On February 16th a young and spirited crowd gathered at the Kunstverein in Hamburg, Germany, to discuss the future of mobility and personal transportation services. On site sharing their visions were Markus Barnikel (CEO at Munich based carpooling.com), Robin Chase (co-founder and former CEO of Zipcar as well as founder and CEO of Buzzcar, Paris), and Andreas Leo (Corporate Communications Manager at car2go, a subsidiary of Daimler AG).
The panel discussion focused on quite evolved mobility concepts that are now well established in everyday life: Zipcar is the world’s largest car sharing service; carpooling.com provides the platform for a steadily offered 600,000 ride shares across Europe; and almost one year into regular service, car2go currently reaches more than 60,000 registered users in nine cities with their innovative car sharing service. But besides the appeal as business models that these ideas have turned into, they have the potential to make a real contribution to users’ lives as well as to the environment.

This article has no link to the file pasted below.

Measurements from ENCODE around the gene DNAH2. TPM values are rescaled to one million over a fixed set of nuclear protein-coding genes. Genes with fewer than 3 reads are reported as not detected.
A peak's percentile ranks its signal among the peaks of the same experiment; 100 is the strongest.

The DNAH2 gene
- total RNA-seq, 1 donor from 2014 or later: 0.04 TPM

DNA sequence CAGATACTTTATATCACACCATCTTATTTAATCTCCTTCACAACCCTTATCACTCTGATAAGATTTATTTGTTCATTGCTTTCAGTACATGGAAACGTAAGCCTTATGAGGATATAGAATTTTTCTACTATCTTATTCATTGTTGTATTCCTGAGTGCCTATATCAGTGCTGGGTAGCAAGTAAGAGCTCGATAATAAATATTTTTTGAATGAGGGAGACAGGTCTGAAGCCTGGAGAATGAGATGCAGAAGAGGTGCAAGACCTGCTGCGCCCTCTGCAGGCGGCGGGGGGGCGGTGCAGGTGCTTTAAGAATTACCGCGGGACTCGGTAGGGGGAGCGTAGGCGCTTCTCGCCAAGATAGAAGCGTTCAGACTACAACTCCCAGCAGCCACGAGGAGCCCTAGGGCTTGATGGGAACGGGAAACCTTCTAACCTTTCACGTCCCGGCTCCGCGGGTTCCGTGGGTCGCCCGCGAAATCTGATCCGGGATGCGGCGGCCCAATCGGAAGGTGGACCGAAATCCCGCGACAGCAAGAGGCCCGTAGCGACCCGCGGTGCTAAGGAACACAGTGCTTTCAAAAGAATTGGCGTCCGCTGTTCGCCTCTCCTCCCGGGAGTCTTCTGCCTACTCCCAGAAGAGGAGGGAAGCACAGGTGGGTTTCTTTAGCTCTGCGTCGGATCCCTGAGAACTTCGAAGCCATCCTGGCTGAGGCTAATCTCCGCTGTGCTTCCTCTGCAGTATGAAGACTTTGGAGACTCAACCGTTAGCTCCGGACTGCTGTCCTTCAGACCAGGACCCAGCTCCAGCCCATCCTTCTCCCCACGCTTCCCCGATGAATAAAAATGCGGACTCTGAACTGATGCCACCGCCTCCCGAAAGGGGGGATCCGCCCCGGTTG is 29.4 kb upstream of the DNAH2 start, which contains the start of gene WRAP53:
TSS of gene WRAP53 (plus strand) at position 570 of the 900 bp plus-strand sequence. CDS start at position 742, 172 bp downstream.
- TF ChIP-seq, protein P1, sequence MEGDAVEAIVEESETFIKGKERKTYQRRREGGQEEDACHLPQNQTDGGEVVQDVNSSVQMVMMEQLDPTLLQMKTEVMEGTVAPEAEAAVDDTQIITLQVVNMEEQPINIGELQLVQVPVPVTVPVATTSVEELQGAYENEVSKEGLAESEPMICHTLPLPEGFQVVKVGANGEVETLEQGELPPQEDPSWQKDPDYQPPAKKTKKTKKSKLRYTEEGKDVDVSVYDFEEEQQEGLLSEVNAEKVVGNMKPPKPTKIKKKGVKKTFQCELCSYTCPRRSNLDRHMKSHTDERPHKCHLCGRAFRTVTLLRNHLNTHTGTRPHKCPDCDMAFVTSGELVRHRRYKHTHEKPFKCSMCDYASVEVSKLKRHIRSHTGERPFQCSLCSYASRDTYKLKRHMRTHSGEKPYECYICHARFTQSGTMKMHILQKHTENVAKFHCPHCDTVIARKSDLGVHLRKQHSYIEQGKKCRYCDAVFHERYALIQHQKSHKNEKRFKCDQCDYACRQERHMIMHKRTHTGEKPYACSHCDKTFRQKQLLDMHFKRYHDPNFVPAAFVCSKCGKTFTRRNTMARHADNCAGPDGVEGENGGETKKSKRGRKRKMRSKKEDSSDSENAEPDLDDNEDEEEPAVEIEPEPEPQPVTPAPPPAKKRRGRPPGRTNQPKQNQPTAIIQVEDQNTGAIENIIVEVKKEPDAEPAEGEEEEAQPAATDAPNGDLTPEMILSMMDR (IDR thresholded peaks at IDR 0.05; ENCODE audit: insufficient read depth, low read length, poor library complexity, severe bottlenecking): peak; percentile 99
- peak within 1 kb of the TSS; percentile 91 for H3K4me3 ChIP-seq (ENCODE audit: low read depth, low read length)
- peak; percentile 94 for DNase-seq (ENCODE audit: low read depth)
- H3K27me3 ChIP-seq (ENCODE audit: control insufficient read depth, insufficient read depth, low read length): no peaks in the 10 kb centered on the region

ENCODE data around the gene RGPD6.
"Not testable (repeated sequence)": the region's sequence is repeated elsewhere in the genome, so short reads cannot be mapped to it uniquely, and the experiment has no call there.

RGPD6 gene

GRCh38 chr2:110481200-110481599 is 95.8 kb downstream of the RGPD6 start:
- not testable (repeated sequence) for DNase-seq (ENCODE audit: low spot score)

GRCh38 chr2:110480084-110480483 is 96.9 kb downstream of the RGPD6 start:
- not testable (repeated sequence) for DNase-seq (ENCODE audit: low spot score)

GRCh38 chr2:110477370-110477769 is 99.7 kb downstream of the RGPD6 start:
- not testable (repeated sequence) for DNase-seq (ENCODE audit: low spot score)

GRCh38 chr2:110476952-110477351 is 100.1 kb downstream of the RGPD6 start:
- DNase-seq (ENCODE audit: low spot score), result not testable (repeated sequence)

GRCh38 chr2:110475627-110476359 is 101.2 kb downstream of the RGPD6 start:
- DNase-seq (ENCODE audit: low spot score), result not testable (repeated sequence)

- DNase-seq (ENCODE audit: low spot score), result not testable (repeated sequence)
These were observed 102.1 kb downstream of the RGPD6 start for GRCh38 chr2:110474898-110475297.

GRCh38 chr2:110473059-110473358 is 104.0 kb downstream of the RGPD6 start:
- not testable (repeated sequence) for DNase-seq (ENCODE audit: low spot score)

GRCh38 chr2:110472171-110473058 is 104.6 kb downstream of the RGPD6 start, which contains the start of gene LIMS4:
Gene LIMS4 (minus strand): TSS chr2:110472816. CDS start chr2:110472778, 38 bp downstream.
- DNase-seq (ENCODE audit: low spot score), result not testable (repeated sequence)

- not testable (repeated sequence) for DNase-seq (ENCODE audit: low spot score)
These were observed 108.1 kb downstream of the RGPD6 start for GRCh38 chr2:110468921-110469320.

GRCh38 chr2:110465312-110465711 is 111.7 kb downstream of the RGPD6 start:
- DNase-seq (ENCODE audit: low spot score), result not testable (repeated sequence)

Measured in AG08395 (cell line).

Buzzcar is such an example that addresses consumers’ mobility needs without having to own a car. As a logical evolvement from Zipcar, Buzzcar relies on a stock of private cars which are offered for sharing with others. As a result, users can access their perfect fit from a pool of cars and thus manage resources efficiently. The other speakers did not lack in creativity either. Markus Barnikel and Andreas Leo elaborated on the next advances in the future of mobility: the perfect interconnection of multiple modes of transport, all accessible at the click of a button and in real-time.
All speakers and the following discussion stressed the role of technological advances that accompany the future of mobility. Making intelligent use of IT is fundamental. Users are essentially empowered in getting their say through the platform based approach and socialising aspects of the displayed models. Though these were somewhat competing concepts this gives us freedom of choice and a lot of diversity in mobility. The fact that all participants displayed a vast interest and openness towards new ideas proves once again that stakeholders in the automotive industry build on our opinions to create a common future of mobility.
Lennart Blech is a 27 year old PhD candidate in Economics at the University of Basel. As an OFMN delegate, Lennart has been involved with the community since the beginning.